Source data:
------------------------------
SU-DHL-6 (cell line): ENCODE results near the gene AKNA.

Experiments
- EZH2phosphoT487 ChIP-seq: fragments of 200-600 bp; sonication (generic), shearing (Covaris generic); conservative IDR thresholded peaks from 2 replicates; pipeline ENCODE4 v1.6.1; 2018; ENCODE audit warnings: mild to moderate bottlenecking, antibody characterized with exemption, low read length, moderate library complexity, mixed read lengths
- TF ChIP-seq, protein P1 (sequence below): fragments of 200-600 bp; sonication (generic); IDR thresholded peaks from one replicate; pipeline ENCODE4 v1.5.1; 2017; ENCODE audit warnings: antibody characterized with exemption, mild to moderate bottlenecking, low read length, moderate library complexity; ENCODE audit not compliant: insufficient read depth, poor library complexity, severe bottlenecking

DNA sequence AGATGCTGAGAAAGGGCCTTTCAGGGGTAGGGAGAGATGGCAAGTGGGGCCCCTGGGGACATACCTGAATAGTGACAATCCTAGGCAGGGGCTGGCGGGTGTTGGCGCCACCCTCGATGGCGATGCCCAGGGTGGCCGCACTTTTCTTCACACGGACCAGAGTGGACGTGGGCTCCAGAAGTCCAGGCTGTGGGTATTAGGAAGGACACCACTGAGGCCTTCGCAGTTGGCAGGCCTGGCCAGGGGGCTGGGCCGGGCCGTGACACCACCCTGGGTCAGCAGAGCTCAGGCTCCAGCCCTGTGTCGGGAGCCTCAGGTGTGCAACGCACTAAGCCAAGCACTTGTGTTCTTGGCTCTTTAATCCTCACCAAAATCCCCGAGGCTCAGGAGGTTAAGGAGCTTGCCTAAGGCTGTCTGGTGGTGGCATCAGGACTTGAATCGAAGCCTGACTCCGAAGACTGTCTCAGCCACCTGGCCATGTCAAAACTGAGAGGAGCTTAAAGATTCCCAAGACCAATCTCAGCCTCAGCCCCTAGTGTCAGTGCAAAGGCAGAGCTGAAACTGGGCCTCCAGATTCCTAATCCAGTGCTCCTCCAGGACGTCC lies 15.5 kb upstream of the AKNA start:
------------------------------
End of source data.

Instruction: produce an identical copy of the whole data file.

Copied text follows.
SU-DHL-6 (cell line): ENCODE results near the gene AKNA.

Experiments
- EZH2phosphoT487 ChIP-seq: fragments of 200-600 bp; sonication (generic), shearing (Covaris generic); conservative IDR thresholded peaks from 2 replicates; pipeline ENCODE4 v1.6.1; 2018; ENCODE audit warnings: mild to moderate bottlenecking, antibody characterized with exemption, low read length, moderate library complexity, mixed read lengths
- TF ChIP-seq, protein P1 (sequence below): fragments of 200-600 bp; sonication (generic); IDR thresholded peaks from one replicate; pipeline ENCODE4 v1.5.1; 2017; ENCODE audit warnings: antibody characterized with exemption, mild to moderate bottlenecking, low read length, moderate library complexity; ENCODE audit not compliant: insufficient read depth, poor library complexity, severe bottlenecking

DNA sequence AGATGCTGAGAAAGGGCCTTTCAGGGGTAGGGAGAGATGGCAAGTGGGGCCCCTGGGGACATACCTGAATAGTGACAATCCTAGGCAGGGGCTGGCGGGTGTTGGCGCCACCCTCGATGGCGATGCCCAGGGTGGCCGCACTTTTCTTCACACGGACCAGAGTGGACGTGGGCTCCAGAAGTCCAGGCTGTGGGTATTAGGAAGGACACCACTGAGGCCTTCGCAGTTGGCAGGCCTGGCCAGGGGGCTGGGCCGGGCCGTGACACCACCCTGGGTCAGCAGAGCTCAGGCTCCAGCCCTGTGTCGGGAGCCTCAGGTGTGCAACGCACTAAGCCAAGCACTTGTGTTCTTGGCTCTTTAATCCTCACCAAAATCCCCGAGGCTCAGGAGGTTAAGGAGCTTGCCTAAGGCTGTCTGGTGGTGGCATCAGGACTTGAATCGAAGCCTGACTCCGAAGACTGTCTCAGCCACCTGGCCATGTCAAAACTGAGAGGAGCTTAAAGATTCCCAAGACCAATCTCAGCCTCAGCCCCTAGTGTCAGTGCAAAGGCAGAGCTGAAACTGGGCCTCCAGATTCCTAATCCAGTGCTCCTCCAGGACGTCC lies 15.5 kb upstream of the AKNA start: